A couple of weeks ago, the Department of Commerce announced the heartening news that in the first quarter of the current financial year (April-June 2021), merchandise exports were $95 billion, the highest ever for a quarter in India’s history. In fact, the earlier high of nearly $90 billion was recorded in the immediately preceding quarter, namely, January to March. Thus, this positive augury could help in a complete turnaround of exports in the current financial year, after it had slumped by over 7% to settle below the psychological barrier of $300 billion in 2020-21.
The government has set an ambitious export target of $400 billion for 2021-22 and if this target does materialise, the eagerly awaited economic turnaround could be well on its way. A sustained rise in exports would bring into play foreign demand as an important factor for stimulating the economy, which could compensate, to a degree, the persistent sluggishness in domestic demand.
The most obvious factor stimulating India’s exports is the strong economic rebound being experienced by major economies, especially from the beginning of 2021. The US, India’s largest export destination, grew by 6.4% in the first quarter of the year and recent forecasts suggest that the world’s largest economy could grow by 10-11% in the second quarter. The Chinese economy had put behind the pandemic-induced downturn in 2020, and it began 2021 with an 18.3% growth in the first quarter. Though its second quarter growth has slowed down, the second largest economy still grew by almost 8%.
These growth numbers have been reflected in India’s export numbers. Exports to the US grew by nearly 20% in January-March of 2021 on a year-on-year basis, while the corresponding figure for China was nearly 61%. Some may argue that January-March of 2020 was an abnormal period for China as it was in the midst of a severe coronavirus wave and strict lockdown was in place. However, even if the level of India’s exports to China in a “normal” pre-Covid quarter is taken as the baseline, exports in January-March 2021 were significantly higher.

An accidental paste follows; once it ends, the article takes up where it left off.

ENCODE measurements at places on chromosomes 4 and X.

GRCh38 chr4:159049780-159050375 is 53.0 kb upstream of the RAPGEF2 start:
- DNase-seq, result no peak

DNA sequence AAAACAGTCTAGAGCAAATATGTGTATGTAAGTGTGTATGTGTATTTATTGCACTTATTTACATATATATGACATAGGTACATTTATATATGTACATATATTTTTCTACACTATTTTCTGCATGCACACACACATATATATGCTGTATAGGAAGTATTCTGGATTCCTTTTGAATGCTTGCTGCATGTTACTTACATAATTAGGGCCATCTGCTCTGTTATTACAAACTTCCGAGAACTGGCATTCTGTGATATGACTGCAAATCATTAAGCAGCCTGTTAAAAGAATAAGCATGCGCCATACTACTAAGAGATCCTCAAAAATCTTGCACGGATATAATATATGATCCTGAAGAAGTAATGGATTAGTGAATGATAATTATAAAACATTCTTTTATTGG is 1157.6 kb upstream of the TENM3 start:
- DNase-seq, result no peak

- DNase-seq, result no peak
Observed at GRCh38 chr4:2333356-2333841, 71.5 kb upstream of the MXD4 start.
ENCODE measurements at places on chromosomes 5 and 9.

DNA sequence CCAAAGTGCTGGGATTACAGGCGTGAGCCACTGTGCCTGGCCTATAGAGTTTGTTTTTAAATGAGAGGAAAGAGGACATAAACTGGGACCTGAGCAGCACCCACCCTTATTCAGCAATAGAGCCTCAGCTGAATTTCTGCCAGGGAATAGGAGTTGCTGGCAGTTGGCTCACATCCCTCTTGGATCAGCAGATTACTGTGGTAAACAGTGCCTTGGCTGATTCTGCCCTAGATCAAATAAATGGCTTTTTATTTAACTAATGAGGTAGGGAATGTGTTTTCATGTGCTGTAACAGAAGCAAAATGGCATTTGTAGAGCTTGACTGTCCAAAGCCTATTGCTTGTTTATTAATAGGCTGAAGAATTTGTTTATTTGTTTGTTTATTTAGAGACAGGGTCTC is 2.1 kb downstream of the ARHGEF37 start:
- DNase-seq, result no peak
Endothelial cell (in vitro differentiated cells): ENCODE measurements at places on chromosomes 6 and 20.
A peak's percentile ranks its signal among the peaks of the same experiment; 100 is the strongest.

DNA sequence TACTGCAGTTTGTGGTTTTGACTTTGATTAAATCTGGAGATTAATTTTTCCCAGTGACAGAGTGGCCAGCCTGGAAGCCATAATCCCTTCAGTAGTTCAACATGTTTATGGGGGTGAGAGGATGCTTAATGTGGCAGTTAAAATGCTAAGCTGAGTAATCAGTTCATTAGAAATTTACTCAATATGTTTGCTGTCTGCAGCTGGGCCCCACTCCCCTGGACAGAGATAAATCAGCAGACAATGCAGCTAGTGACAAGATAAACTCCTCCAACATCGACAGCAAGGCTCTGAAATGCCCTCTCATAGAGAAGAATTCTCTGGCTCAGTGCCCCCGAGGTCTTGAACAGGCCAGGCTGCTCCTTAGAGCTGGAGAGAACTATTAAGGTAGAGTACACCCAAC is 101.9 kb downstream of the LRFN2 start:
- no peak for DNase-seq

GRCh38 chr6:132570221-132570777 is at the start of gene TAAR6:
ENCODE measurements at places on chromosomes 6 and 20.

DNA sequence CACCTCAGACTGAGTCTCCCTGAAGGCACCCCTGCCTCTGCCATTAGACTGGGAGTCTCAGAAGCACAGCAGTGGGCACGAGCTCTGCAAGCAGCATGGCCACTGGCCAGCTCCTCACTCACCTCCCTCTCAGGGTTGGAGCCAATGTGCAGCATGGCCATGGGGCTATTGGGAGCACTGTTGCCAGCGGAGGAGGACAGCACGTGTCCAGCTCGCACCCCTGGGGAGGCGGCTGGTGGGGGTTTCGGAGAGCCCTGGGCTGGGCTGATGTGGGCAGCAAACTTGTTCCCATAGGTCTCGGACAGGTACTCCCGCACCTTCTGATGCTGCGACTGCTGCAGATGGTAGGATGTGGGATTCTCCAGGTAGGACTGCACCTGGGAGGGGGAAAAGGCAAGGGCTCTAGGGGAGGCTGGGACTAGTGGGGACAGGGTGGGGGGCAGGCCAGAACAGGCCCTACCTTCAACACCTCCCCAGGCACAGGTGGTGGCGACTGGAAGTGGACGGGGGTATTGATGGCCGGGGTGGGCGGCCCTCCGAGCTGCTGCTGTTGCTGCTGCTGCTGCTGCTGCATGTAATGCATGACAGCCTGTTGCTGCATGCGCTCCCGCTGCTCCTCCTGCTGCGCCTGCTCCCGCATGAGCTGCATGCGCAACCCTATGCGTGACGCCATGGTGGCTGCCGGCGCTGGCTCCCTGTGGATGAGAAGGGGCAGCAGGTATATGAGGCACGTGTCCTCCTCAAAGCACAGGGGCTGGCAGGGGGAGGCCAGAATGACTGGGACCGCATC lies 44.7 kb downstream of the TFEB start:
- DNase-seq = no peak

What is important to note here is that during the Financial Year 2020-21, India’s exports to China increased almost 28%, the highest ever in a single year. As a result, China, along with Hong Kong, emerged as India’s third largest export destination. But more importantly, the northern neighbour is now India’s largest trade partner, also because imports from China had remained unchanged. Interestingly, these developments have occurred during a year in which anti-China sentiments were at their peak following the border skirmishes between the two countries. There is thus an important message that India-China trade trends send out—markets are seldom influenced by political headwinds and market forces would exploit every opportunity that exists.
While the big picture regarding exports looks promising, it would be useful to drill a bit deeper to understand how much of the impulses provided by increasing exports would translate into meaningful job creation and, therefore, higher incomes. Data from the previous financial year, especially the last quarter of 2020-21, do provide thetrends that are quite useful for making this assessment.
Although India’s exports registered the second steepest fall in the past two decades, next only to the 15.5% decline in 2015-16, three sectors, namely, ores and minerals, agriculture and allied products, and base metals, primarily iron and steel, registered impressive export growth, of 41%, 24% and 16%, in that order. During the January-March quarter, exports of most sectors bounced back, but the aforementioned three sectors exporting raw materials and intermediate products registered even higher export growth, of 95.4%, 43.6% and 49.5%.
The composition of exports to China mirrors the big picture. India’s expanding export basket of agricultural commodities to China included cereals, oil seeds and vegetable oils, while exports of iron ore, and iron and steel continued to be the two largest product categories, as they have been for several years. It may be noted that raw materials and intermediates accounted for over two-thirds of India’s exports to China, while finished products have an overwhelming presence in India’s imports.
Despite its robust growth, exports may not bring adequate benefits to the Indian economy simply because raw materials and intermediates are driving this growth, which is tantamount to exporting jobs. India’s interests would have been much better served if the domestic manufacturing sector had utilised them, providing in the process the much-needed fillip to job creation in the country. The value of creating jobs at this juncture is extremely crucial as according to the Centre for Monitoring Indian Economy, India’s employment rate has been hovering well below 40%.